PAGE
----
Home Travel Interviews Interview With Ambrish from 90percenthumour.wordpress.com

Interview With Ambrish from 90percenthumour.wordpress.com

9 min read

1) Tell us something about yourself.

I am a recent graduate who works in the field of Machine Learning and Artificial Intelligence, currently based at IBM Research Lab in Dublin. I along with my friend, Ankit began the blog 90percenthumour during our undergrad days at IIT Delhi. We began with the vanilla objective to pen down anything and everything that we found interesting. Travel logs was perhaps the most convenient vantage point for this. But now we occasionally diversify to more general articles around science, book reviews, humour etc.

2) How do you plan your trip?

That depends entirely on who we are travelling with and where we are travelling to. I believe both of us have our personal ways to look at it. Although there are a few common traits like, we always extensively google before planning a trip. Also, we always try and balance out the touristy stuff with unconventional exploration. Ankit in particular is always excited to add a bit of adventure-sports to the itinerary.

3) Do you always travel pre-planned or let yourself be a free spirit?

We do pre-plan on logistics like places to stay etc. But then we also enjoying driving and biking which gives us the liberty to go off the beaten path in our travel plans.

4) How often do you travel outstation and how long do you stay over there?

It’s usually professional commitments and finance which determine the how-long part. I believe more vacational-ly trips tend to be about 7-10 days long. However we also enjoy 3-day weekend expeditions.

5) Have you ever gone into a place which turned out to be totally different from how you had imagined it to be?

I would answer my part for this, bearing in mind that these are merely uninformed opinions stemming from highly subjective first impressions. I believe Kashmir, Darjeeling and Dublin were three places which turned out to be different than expected. Darjeeling was long back in 2006, so don’t hold me on that. Kashmir and Darjeeling used to rank high on the popularity chart of scenic places. But I suppose popularity comes with a price and such places often fail to provide a satisfactory tourist experience. My experiences with both were quite disappointing. As to Dublin, I arrived there with a prejudiced impression of European cities and expected to see a laid-back cobble-stoned city centre with some archaic buildings around. On the contrary it was a pleasant surprise to see a professionally driven dynamic city with a noticeably young population.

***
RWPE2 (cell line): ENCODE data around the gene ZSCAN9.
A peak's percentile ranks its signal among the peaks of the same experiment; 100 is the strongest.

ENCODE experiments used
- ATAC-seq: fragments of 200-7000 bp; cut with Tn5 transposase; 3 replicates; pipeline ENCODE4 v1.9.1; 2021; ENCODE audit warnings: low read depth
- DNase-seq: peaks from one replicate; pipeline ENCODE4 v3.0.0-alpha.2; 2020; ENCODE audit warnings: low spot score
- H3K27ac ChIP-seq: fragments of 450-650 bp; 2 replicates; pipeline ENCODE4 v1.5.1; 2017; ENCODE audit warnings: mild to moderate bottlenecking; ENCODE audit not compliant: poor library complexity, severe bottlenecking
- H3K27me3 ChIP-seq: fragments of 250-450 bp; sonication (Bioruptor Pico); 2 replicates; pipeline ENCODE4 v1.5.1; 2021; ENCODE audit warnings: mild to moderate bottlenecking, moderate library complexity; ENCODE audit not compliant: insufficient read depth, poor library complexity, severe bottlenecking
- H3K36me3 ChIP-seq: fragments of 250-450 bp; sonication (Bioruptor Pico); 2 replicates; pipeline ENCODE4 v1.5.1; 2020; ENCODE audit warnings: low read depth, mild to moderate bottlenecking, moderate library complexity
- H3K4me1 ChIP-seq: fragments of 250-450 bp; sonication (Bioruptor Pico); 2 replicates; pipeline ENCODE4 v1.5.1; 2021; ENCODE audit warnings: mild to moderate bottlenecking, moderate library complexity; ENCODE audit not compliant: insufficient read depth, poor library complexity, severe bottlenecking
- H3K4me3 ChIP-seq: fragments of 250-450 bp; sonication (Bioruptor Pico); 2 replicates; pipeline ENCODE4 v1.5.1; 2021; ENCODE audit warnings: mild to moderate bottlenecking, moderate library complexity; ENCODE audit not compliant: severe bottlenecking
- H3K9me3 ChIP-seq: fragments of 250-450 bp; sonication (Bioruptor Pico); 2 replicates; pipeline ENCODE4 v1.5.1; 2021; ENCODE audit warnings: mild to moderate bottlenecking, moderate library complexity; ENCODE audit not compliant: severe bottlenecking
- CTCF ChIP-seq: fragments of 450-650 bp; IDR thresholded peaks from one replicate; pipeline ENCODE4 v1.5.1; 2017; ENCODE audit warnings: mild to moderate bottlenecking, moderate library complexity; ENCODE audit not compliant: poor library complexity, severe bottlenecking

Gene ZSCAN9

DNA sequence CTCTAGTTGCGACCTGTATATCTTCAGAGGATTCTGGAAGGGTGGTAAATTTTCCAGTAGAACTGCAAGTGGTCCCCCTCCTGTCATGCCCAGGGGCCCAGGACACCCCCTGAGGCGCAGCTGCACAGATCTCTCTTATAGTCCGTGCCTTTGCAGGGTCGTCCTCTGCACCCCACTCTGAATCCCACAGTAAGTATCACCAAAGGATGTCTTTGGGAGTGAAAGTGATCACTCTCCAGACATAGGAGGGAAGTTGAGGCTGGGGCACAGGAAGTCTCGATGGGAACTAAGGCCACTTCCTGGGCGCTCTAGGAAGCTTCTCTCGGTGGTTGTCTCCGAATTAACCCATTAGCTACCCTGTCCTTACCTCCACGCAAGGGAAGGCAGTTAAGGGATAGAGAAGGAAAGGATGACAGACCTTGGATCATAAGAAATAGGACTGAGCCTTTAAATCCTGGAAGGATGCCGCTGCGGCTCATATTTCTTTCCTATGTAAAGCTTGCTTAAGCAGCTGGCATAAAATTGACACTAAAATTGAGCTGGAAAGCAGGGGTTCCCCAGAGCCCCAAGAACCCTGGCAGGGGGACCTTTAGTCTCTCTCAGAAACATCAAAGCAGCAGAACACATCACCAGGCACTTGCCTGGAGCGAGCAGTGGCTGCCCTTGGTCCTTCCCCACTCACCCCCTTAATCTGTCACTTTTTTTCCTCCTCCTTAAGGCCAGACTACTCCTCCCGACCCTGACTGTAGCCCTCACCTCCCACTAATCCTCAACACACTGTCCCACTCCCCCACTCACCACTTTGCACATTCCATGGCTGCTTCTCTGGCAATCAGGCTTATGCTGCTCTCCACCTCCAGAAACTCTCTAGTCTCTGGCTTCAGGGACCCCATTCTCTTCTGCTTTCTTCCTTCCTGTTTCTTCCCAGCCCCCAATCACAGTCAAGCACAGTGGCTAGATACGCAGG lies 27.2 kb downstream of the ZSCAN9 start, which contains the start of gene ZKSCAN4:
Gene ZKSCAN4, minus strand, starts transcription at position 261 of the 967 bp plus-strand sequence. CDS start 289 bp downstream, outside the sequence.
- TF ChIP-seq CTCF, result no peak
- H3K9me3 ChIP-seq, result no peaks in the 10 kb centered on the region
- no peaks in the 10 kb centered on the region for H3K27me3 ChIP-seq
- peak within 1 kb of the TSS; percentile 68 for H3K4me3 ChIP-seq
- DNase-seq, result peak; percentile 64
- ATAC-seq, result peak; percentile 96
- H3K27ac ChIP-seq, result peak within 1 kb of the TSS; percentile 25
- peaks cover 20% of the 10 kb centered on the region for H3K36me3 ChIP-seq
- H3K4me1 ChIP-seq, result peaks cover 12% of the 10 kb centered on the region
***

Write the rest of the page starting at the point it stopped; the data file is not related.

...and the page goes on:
6) Other than travelling what do you prefer to do?

As much as we enjoy travelling, it’s a luxury constrained by time and money. Luckily, we do harbour a bunch of other interests including biking, running and dancing. Ankit, for instance, has a couple of half-marathon accomplishments in his bag, to which he recently added a triathlon title from Hyderabad. We have also tried our hand at short-movie-making, realising pretty early that our nascent efforts require some serious improvement. So we are still working on that. I, on the other hand, enjoy bird-watching and photography, and have a few compiled albums.

7) Any remarkable experience that taught you something during your travel?

Travelling, by the very virtue of its nature offers a lot of learning opportunities. It would be hard for me to point to one in particular. But from a practical perspective, I would point you to our blog on “secrets of booking tickets on IRCTC” (https://90percenthumour.wordpress.com/2016/01/11/6-secrets-of-booking-train-tickets-on-irctc/) which I think is a nice illustration that evolved out of travel experiences.

8) Who motivated you to get into blogging in the first place?

I think it was more of a ‘what’ than ‘who’. Consolidation of thought. Owing to our congenial natures, both of us happen to share interests and opinions in different walks of life. But then through out academic training, we learnt to appreciate the efforts involved in summarising a piece of knowledge. And I think both of these sort of merged together and resulted in 90percenthumour.

9) Have you travelled internationally? What are the places and how was the experience? Did it somehow differ from the experiences you have garnered in India?

Yes, we have had quite a few opportunities to travel internationally. And fortunately we have also had time to pen down some of those experiences. So I would invite you to read our blogs. International travel and India are certainly different. And being such a diverse country, I believe things are quite refined even within India. So avoiding the risk of stereotypical conclusions, I would refrain from expanding on the cultural aspect and leave that to the individual traveller. However, practical differences surface more often in international travel. The most obvious ones surrounding the choice of transport. European cities, for instance, are known to have a very well laid out public transport system which is something we quite patently avoid using in India. Another one, I believe would be internet facilities. The easy accessibility and reliability of internet has made some of the international travel really safe and easy. For example, I often plan my day on-the-fly if I am visiting a new place. Similarly, there is no need to carry a bus-route or train timetable with you anymore.

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